Saturday, January 2, 2010

15.) Hope

A/N: Thank you for sticking with me as I work on this story. This is the most difficult story I've ever worked on up until this point, and it means a lot that you're with me as we ride this roller coaster together.

Soundtrack Song - Hoobastank, If I Were You

“Maybe it was supposed to happen,” I said absentmindedly. I like to believe that things happen for a reason. Sometimes, we may not be able to discern that reason right away, but it later makes sense. So maybe we were meant to meet; maybe this all is supposed to happen, and I’m supposed to help Jo just like this.

“I told you,” she bit out at me. “I don’t believe in that superstitious hocus pocus. Things just happen, for no reason at all.”

I shook my head. How could Jo want to believe in meaninglessness? I understood that she didn’t want to rationalize the death of her brother, but to think that there was no point to anything was such a waste. If everything was random, then there was no point in living because you’re living for nothing. “Do you really believe that, or do you just want to believe it?”

“I believe it. Wouldn’t say it if I didn’t.”

“You do realize that that makes you a hypocrite, right?” I asked, knowing it was going to get a reaction out of her but having to speak my mind.

Jo turned slowly to face me again, her mouth hanging open. “Excuse me?”

“I called you a hypocrite. You tell me how you like to figure out how things work, and you use science to predict how stuff happens. And then you say that nothing happens for a reason? When as a scientist, you’re supposed to search for reasons?”

“That was back then! I used to think that way, back when life made sense. I had plans for myself. I had my life all figured out. But then James died, my mom left us, and my dad mentally checked out.” She started to get upset again, and I moved my hand along her back again. “At that point, nothing made sense anymore. And believe me, I tried to find an explanation. I tried to figure out why everything just went down the shitter and got ruined, but I couldn’t. I still can’t. So the only conclusion I can make is that there is no reason. No reason for anything at all.”

As she wiped at her cheeks again with the backs of her hands, I couldn’t help myself—I slid along the length of the couch until I was right next to her, and then I wrapped my arm around her shoulders. She fell against me and allowed herself to let out more of her bottled up emotions, like she had tried so hard to prevent this from happening but finally succumbed to the release.

It sounded so depressing to me: to have no meaning in life and to live feeling like there’s no rhyme or reason to it. That’s a mentally exhausting approach to life, and it had taken its toll on Jo. I held her and started to rub her back again, rocking gently. When her sobs began to subside and her body stopped shaking so much, I said, “In times like this, you can only rely on your hope to get you through it. Just because you can’t find a reason now doesn’t mean there isn’t one. Isn’t that how science works? You come up with a theory, and if it doesn’t work, then you scrap it and try another. But you don’t give up trying.”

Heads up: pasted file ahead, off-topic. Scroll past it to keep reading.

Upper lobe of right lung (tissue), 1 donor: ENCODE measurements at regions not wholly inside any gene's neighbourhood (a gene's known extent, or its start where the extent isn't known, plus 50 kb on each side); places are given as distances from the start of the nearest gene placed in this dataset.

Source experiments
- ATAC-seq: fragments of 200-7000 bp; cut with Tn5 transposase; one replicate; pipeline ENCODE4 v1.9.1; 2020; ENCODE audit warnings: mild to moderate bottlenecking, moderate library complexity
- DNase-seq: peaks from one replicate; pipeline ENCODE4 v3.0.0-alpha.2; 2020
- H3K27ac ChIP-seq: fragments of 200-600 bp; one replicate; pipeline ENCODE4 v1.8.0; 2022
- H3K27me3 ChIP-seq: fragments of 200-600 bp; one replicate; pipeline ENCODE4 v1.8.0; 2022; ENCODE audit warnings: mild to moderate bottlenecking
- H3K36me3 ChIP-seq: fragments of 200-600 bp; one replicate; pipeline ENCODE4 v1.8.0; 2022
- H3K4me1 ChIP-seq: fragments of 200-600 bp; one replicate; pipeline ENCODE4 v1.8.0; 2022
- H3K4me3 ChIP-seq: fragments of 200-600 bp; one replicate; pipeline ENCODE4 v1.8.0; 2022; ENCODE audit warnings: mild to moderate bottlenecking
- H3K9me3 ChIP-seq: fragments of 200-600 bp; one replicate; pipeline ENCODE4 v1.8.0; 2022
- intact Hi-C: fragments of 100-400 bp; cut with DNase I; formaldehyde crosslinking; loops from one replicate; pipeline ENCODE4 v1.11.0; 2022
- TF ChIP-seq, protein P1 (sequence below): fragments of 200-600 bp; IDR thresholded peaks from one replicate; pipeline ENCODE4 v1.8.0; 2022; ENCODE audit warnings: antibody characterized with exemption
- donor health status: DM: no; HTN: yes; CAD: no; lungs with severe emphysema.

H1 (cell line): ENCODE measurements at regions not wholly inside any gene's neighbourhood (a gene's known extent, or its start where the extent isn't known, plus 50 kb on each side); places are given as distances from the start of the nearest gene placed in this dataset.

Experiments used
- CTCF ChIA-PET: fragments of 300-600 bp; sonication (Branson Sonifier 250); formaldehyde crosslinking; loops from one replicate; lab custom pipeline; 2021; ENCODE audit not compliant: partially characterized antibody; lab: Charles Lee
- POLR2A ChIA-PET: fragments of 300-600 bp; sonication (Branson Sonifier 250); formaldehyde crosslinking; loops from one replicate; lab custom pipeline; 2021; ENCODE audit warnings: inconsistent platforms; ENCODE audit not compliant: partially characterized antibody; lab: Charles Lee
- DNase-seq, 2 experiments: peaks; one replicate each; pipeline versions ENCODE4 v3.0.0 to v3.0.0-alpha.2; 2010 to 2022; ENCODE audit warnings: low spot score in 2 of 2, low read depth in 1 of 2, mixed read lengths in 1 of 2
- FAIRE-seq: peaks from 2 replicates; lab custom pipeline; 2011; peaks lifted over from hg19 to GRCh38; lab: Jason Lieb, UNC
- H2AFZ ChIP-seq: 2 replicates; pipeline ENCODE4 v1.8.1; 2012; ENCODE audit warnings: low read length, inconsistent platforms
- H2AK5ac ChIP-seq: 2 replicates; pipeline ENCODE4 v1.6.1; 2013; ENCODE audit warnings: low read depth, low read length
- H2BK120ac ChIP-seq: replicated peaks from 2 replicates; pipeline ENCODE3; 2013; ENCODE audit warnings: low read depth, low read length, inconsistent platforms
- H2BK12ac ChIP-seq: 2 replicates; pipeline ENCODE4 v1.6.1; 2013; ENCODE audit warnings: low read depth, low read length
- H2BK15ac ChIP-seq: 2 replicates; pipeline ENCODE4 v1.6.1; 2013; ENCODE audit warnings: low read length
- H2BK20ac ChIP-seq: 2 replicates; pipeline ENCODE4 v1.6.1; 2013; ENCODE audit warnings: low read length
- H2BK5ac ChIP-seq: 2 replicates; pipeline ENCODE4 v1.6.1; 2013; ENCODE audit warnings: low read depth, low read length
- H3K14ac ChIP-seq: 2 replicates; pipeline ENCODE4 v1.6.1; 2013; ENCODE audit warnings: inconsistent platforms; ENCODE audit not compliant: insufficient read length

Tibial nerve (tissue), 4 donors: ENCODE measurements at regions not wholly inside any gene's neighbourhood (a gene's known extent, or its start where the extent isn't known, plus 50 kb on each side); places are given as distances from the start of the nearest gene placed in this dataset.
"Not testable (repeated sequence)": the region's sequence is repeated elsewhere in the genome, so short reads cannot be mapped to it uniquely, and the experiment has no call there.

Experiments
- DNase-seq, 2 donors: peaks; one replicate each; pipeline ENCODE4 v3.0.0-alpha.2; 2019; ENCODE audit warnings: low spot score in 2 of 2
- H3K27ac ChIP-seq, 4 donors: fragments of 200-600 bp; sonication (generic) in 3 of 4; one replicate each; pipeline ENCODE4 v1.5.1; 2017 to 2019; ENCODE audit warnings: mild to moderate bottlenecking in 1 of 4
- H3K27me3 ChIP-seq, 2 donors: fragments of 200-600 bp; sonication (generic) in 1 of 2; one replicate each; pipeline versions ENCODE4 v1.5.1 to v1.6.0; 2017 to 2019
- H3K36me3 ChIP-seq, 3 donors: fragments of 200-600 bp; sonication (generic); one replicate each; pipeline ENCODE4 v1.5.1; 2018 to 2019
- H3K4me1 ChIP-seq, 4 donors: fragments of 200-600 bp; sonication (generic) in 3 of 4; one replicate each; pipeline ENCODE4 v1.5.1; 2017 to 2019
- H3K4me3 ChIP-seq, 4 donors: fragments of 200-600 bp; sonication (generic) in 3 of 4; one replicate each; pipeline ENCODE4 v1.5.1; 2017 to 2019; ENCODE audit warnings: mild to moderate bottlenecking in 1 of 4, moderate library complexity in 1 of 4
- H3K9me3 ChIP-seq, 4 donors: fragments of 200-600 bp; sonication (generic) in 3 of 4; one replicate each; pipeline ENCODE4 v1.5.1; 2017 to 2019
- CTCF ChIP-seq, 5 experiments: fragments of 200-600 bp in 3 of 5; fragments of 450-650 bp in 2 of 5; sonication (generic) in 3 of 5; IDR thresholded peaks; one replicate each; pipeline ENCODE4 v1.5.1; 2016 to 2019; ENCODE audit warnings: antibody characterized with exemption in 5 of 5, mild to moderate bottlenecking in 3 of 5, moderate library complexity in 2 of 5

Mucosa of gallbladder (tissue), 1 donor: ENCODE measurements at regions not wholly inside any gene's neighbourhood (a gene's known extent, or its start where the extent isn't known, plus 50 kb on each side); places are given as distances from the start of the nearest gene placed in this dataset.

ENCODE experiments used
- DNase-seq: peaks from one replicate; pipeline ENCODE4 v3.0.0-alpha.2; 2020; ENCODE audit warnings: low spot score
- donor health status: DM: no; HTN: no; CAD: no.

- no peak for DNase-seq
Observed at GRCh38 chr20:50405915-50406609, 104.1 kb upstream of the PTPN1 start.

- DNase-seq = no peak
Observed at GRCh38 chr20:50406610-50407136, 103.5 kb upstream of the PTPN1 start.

“Hope,” she mumbled, turning her head so her face was no longer pressed against my chest. She pressed her ear against my shoulder and looked out into the room. “What is there to hope for now?”

“Well, anything. That’s the point of hope. It’s not easy, but it’s all we have to hold onto.”

Jo tilted her head so she should look up at me without fully pulling away from her position. I waited for her to say something back, and I hoped that she would say something to let me know that I had somehow gotten through to her. She replied, “You smell good.”

“Thanks.” I chuckled softly at her unexpected remark. Meeting her hazel eyes, I waited to see if she’d add anything more profound. I got caught up in just looking at her, being drawn into the pain in her eyes. It was hard, losing Luc, but I had a network of support around me. I had his family to mourn with and a team full of understanding guys. Jo didn’t have any of that. With no one to turn to, she shut down and kept that pain locked up. I wanted to help her let go of that and be the one to show her that she still had a thousand options ahead of her from which to choose. Even though her brother died, she still had her own life to live. She could do it in his honor, because that’s what he would want for her.

A sudden urge washed over me, and I wanted to kiss her. Immediately I chastised myself, thinking that it was inappropriate to have that desire at a time like this. The longer I stared into her eyes, the more I wasn’t sure if I could stop myself. I cleared my throat and looked away. “What do you say we do something, huh? Cheer you up?”